Horses have given us so much since their domestication approximately six thousand years ago.path

They gave us power and advantage as cavalry mounts. They carried our wares as pack animals. They pulled our wagons and helped us create new civilizations all over the world. Once we settled, they plowed our fields and provided us with means to grow food.

Nowadays, horses have taken a back seat to mechanized equipment. They are owned mainly for sport or pleasure, sometimes taking on the role of a pet.

Yet they continue to give.

They give by becoming our companions, our teammates, our recreational pursuits; they help us grow, learn and play.

At this point, it's our turn to give back. However, we need to keep in mind that horses are prey animals and long-time domesticated livestock. If we listen well enough, we discover that what we think of as giving might not be what the horses truly need.

As owners of these magnificent animals, it is our responsibility to prepare them for a life within the environment and structure in which we live. By taking on horse ownership, we are taking on the duty of caring for and training our horses in such a way that enables them to survive well in our social structures.

In other words, our horses should be trained sufficiently to be suitably socialized to do well in a human-ized environment. Unless we can buy 20,000 acres (or more) of pasture land with plenty of natural resources to support a herd of untouched (wild) horses, it becomes our duty to help our horses know how to get by in this world of the human.

Some examples

Our horses should not bite. They should not kick people. They should allow people to handle them in a way that keeps people safe from harm.

And it falls to us to teach them socially appropriate behavior - because the bottom line is that if the horse does not respond appropriately in regards to humans, it will be the horse that suffers in the long run - and potentially be put down for his dangerous or unacceptable behavior.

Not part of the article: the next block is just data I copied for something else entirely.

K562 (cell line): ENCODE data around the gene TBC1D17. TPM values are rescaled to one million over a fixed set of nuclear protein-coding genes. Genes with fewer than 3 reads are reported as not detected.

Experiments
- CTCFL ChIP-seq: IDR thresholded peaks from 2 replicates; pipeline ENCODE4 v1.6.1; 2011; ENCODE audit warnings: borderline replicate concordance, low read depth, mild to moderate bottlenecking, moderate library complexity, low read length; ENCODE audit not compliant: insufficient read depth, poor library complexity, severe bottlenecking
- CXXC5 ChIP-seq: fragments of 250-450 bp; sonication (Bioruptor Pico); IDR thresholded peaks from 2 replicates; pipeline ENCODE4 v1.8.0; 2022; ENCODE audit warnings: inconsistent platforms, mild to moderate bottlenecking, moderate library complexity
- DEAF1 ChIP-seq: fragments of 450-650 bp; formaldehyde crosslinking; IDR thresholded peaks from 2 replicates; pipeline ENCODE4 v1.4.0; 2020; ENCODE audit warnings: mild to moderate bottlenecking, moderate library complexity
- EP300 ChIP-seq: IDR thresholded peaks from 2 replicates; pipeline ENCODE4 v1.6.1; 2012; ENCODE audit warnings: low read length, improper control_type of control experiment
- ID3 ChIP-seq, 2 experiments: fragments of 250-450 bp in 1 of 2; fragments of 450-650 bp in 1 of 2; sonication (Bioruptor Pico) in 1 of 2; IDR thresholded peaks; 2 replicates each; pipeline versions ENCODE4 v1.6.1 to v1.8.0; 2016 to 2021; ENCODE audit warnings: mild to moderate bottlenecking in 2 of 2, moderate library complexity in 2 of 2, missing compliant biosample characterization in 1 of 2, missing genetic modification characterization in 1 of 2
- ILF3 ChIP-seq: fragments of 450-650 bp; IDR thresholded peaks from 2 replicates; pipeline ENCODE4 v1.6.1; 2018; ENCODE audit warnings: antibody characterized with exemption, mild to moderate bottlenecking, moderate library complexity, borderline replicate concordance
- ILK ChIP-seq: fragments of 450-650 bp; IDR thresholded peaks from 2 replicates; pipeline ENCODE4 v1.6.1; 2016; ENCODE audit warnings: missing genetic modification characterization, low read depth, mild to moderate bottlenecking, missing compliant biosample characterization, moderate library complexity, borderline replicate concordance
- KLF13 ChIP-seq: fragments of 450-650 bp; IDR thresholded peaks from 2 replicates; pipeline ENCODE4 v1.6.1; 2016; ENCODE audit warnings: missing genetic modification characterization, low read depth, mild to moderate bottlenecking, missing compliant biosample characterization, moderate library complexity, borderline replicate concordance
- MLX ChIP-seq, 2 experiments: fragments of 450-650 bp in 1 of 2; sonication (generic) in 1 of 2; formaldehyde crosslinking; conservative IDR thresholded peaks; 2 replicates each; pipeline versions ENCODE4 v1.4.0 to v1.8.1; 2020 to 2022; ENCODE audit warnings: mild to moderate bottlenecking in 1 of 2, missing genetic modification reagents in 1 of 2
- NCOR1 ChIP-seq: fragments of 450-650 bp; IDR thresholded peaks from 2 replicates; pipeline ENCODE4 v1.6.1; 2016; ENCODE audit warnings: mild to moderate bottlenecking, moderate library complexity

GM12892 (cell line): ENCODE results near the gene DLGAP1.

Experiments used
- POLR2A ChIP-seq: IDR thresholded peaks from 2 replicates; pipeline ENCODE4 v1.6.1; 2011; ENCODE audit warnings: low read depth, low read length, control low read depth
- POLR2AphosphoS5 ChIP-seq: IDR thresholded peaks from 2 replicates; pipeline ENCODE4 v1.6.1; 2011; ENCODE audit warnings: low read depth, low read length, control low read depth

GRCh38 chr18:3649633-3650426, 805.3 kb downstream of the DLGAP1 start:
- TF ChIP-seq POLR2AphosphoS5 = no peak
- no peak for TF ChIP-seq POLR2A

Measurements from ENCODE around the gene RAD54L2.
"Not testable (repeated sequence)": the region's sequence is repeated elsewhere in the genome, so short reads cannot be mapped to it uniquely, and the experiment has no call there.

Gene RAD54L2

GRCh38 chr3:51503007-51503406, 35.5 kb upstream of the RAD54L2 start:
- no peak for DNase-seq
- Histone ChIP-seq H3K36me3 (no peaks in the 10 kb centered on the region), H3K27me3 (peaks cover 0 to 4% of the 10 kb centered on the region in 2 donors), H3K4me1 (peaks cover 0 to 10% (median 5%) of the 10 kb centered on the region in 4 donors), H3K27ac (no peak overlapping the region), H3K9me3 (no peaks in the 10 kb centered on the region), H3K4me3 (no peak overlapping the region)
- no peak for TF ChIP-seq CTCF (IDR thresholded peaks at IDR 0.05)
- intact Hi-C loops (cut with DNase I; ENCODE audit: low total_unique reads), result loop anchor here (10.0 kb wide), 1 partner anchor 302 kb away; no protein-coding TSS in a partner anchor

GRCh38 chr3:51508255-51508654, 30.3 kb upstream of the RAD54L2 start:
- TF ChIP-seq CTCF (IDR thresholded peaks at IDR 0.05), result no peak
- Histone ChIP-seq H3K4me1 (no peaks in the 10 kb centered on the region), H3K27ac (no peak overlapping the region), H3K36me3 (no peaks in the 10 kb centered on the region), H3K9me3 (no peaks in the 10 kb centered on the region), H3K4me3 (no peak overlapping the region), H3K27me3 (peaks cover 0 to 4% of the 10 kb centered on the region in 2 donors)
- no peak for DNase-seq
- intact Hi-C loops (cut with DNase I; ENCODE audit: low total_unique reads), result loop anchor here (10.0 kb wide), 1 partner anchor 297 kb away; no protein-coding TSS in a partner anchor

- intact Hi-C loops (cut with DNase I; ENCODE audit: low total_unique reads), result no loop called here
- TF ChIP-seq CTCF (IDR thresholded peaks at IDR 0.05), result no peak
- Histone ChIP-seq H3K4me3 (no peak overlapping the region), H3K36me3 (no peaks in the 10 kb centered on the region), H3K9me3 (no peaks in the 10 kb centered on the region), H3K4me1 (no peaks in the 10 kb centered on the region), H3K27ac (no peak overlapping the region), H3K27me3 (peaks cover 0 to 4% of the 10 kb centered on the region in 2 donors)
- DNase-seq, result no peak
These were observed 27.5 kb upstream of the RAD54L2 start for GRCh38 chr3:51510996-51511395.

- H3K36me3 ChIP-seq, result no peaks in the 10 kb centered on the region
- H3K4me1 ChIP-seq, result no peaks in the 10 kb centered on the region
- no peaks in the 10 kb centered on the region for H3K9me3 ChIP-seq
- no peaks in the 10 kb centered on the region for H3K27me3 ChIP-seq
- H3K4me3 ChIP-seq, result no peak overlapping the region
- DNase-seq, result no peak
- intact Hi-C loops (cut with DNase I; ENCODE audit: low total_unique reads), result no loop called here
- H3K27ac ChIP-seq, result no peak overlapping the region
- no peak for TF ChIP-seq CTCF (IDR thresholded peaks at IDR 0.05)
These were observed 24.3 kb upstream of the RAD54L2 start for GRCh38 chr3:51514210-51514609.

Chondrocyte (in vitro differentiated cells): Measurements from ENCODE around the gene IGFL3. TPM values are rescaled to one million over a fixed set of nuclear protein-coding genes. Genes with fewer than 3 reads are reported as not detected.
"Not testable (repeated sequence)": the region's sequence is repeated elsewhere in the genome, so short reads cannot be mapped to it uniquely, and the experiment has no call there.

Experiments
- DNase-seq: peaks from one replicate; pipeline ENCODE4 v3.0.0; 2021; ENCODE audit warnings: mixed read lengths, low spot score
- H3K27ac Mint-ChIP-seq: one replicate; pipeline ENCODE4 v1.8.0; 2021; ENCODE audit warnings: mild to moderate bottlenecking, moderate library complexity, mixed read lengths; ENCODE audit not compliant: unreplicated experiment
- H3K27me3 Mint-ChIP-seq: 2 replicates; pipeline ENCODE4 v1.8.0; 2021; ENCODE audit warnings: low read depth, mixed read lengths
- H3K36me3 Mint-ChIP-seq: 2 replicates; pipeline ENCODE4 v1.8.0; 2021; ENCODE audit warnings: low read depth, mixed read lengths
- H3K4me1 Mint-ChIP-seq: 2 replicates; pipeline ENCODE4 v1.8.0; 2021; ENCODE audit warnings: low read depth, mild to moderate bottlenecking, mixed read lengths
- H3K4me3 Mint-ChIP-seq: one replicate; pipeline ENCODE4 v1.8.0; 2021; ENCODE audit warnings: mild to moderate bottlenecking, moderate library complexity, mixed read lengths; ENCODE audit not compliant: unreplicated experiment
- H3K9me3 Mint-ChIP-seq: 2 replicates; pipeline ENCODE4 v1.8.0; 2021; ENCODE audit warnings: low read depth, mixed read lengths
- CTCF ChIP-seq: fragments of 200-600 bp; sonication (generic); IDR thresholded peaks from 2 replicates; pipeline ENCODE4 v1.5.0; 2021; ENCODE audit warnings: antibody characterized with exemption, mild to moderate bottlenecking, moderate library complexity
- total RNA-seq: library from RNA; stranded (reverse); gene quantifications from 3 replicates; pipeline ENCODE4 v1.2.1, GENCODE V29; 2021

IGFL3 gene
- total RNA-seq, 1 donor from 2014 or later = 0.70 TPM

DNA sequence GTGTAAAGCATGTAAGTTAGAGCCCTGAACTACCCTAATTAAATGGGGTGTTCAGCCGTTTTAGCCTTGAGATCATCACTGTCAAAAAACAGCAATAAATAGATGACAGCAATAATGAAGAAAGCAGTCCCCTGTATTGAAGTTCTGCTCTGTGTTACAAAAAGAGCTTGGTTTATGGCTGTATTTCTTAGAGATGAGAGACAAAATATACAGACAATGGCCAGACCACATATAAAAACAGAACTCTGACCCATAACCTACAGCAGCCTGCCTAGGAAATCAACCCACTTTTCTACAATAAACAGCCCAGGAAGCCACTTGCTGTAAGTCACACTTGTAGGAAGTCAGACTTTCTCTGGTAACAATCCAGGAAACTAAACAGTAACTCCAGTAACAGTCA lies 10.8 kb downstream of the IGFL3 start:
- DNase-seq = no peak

How to Be A Responsible Horse Owner

There are so many aspects of responsible horse ownership:

- simple horse training of day-to-day tasks

- bringing a horse along carefully and compassionately as a young horse

- having an intrinsic lifelong passion for learning all things "horse" (the desire for self-improvement)

- representing a horse honestly and ethically when presenting him for sale

- teaching people who are new to horses in a similarly responsible manner, even if they have (possibly misguided) ideas of their own

Whether you own a foal, a young horse, or an old-timer, always be aware of your responsibility to your horse. Being a good horse listener and responsible owner means that you get to "give back" in a way that ensures a long and comfortable life for your horse - even in a humanized environment!

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Other titles you may enjoy:

Do You Want to Own A Horse? Answer ‘yes’ to these questions and you are on your way!

5 Life Lessons From Horses: If we can learn anything from horses, it is that many concepts hold true as clearly in life as they do in the world of horses.

When Do You Start Riding Your Horse? This question was being posed to me by a very respected and horse-wise mentor one day long ago, early in my riding development.

A Cautionary Horse Tale: Once you decide to ride horses, you put into place a domino effect of consequences, which will occur whether you are conscious of them or not. It’s like a rule of nature.

The Truth About Balance: We all strive for balance – in our position, our seat, our movement with the horse.

5 Comments

  1. I love this post. Very well done, as always. I would like to add that being a responsible horse owner not only means ensuring that your horse has a long and comfortable life…but also ensuring that your horse has a compassionate filled ending to their life. They give us so much, it is up to all of us as responsible horse owners to make sure we are really there for them for those end of life decisions. No horse deserves to be loaded up, sent to an auction, bought by a kill buyer…and made to make that long trip to slaughter house and kill box. That is a horrific and unnecessary end that far too many of our horses has had to experience. The only thing that can change that for all of our American horses is for all of us humans to be responsible horse owners. We MUST step up and be there for them…from beginning to end.

    1. I wholeheartedly agree with you on this Gail. So many people leave it to some one else to make that decision. Man up and make that decision. Be there for your horse at the end. It is all part of having them in our lives and at the end of the day they are never truly gone, they live on in that place in our hearts forever running free.

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